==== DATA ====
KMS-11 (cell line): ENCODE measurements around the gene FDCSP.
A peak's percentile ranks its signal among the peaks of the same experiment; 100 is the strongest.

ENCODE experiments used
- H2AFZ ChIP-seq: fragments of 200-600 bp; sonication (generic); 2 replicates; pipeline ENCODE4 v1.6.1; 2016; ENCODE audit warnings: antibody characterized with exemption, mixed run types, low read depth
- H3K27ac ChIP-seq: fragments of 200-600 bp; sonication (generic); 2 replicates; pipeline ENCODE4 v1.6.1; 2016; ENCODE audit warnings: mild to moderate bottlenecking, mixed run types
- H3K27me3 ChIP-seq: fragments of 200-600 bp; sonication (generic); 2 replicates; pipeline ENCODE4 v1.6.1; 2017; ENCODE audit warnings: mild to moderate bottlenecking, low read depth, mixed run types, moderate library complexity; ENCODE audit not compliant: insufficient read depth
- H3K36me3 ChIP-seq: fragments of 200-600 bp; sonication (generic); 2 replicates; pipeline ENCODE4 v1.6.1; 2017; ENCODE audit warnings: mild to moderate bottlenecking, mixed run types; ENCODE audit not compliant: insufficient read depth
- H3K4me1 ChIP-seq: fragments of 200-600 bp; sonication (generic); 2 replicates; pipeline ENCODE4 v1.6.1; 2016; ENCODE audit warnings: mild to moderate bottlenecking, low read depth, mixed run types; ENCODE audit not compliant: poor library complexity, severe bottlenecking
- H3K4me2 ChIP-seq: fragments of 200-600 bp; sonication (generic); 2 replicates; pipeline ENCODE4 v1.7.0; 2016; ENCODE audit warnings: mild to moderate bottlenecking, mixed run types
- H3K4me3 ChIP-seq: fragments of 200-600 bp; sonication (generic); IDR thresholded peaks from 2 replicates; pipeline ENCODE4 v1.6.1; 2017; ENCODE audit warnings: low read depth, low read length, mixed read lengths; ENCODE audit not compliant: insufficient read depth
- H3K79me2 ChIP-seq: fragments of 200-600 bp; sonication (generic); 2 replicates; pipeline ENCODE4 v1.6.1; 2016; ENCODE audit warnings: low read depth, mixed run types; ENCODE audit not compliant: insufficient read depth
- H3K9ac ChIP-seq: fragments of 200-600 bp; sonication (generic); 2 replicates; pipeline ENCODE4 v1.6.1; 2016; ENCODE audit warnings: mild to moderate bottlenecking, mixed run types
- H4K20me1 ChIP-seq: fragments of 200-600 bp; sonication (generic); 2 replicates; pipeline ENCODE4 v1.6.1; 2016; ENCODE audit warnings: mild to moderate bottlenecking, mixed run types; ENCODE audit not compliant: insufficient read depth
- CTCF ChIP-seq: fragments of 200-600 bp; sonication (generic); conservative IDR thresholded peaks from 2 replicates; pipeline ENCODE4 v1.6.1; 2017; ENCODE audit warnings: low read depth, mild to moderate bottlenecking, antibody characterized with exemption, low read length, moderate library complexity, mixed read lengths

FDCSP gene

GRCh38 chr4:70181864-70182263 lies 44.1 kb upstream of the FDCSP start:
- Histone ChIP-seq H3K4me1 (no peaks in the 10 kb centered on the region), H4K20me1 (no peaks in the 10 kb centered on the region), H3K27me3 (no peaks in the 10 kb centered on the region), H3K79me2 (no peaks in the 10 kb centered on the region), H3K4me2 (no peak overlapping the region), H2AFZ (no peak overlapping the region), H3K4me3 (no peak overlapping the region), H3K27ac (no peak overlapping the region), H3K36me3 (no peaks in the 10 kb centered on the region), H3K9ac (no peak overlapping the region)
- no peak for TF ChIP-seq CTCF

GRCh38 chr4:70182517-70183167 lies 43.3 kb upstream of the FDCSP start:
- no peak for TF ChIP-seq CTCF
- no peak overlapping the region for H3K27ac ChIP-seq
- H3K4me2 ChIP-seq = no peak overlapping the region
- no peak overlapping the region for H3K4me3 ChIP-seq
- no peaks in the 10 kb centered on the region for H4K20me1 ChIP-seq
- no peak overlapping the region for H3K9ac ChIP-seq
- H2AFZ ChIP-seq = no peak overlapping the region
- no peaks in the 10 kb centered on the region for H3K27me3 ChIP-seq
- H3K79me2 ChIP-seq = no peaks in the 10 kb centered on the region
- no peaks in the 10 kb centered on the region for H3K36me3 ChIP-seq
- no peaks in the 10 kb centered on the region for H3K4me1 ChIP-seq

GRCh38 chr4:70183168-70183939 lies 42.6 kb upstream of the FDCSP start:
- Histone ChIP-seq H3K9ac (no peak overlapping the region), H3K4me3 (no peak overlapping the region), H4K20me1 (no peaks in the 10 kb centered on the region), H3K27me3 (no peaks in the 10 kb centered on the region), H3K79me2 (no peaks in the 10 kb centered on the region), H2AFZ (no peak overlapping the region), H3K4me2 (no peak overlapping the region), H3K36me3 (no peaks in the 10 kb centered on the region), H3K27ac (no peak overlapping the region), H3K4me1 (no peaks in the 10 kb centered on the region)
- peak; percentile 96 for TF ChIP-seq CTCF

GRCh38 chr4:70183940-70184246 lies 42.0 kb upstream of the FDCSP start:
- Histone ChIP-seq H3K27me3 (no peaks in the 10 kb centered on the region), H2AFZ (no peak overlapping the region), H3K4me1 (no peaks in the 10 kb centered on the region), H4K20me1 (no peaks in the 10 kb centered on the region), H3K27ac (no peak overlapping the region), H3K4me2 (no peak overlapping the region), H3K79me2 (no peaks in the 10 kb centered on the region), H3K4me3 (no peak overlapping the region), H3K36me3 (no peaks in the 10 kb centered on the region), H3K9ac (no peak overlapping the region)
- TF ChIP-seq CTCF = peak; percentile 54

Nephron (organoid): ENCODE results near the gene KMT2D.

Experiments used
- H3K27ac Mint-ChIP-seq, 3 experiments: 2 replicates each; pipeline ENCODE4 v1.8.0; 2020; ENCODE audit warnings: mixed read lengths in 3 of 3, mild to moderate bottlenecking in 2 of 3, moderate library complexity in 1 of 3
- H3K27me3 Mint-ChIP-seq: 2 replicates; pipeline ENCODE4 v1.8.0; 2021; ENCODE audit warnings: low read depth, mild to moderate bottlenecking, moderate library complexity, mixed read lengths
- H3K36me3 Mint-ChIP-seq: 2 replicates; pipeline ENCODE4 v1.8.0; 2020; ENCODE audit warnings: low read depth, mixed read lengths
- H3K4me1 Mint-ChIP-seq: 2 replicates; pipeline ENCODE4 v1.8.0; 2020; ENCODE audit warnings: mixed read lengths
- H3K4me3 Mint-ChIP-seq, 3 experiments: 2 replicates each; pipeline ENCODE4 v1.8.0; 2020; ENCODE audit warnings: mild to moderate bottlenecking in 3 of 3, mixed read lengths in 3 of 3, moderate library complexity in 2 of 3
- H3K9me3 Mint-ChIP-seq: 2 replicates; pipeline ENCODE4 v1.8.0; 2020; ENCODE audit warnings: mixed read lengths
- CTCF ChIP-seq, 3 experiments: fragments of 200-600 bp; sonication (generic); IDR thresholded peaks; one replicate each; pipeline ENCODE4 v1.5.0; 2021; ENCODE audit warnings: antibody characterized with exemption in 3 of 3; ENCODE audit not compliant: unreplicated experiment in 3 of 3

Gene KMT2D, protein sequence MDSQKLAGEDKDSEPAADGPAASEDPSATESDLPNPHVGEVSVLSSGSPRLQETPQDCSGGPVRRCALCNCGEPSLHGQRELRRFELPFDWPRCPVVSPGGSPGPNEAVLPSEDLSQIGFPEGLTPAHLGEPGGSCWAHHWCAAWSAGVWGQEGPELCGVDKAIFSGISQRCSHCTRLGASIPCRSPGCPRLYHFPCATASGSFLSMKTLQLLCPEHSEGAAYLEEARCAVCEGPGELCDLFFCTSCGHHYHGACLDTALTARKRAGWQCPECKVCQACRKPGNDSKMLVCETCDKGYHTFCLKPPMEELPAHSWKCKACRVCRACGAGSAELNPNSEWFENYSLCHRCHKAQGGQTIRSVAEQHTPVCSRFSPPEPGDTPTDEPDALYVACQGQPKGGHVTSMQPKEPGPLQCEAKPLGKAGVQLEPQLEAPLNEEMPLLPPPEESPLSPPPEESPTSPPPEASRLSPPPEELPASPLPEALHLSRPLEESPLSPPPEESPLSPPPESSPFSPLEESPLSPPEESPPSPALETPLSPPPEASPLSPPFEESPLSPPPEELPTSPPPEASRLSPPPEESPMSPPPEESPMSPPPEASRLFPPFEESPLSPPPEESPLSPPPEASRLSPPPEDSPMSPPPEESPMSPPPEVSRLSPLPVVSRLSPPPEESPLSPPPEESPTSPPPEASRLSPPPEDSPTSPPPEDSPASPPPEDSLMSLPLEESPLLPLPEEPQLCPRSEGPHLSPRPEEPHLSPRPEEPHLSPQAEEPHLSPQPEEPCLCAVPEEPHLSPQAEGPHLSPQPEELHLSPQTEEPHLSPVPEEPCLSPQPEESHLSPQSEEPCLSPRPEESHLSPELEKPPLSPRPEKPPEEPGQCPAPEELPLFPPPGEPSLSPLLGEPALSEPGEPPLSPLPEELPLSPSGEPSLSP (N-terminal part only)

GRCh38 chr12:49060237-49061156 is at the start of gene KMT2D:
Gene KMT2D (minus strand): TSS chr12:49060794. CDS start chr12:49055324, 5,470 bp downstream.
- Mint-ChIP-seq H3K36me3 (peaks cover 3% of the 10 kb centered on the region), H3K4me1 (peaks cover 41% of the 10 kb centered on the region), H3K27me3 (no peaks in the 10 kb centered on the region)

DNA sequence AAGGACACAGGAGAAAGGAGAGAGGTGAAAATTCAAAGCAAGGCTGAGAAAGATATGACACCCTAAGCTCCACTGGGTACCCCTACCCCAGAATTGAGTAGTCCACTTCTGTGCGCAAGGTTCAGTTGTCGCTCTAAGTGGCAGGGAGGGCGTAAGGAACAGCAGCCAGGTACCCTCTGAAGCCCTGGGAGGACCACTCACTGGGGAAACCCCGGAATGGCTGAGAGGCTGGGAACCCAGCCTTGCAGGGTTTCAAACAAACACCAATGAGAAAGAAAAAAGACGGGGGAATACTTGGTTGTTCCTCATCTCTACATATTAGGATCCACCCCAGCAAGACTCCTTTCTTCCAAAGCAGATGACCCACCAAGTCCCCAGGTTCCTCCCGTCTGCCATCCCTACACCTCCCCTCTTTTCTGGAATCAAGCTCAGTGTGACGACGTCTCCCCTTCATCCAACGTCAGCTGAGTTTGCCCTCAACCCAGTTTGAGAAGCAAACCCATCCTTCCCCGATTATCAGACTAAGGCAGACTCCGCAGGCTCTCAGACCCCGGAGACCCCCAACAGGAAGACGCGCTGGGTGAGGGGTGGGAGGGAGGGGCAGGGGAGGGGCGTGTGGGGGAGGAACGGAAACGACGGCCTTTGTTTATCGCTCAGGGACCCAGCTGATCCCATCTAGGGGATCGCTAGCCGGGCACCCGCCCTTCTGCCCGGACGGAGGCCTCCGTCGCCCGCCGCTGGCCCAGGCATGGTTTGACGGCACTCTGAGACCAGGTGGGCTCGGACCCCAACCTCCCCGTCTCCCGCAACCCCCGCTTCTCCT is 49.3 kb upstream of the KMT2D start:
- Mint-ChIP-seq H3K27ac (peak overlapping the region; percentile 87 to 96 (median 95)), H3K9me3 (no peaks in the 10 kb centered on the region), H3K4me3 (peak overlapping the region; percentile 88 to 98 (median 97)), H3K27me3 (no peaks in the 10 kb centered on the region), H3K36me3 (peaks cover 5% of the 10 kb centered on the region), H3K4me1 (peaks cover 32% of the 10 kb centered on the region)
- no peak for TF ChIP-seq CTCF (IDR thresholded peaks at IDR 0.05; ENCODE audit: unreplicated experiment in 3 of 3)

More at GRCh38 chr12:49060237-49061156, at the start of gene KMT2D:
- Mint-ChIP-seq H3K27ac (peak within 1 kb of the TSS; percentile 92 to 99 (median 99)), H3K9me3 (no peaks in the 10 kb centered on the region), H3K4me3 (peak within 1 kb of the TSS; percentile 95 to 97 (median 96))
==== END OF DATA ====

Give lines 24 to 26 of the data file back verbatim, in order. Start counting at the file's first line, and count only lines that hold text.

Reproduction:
- no peaks in the 10 kb centered on the region for H4K20me1 ChIP-seq
- no peak overlapping the region for H3K9ac ChIP-seq
- H2AFZ ChIP-seq = no peak overlapping the region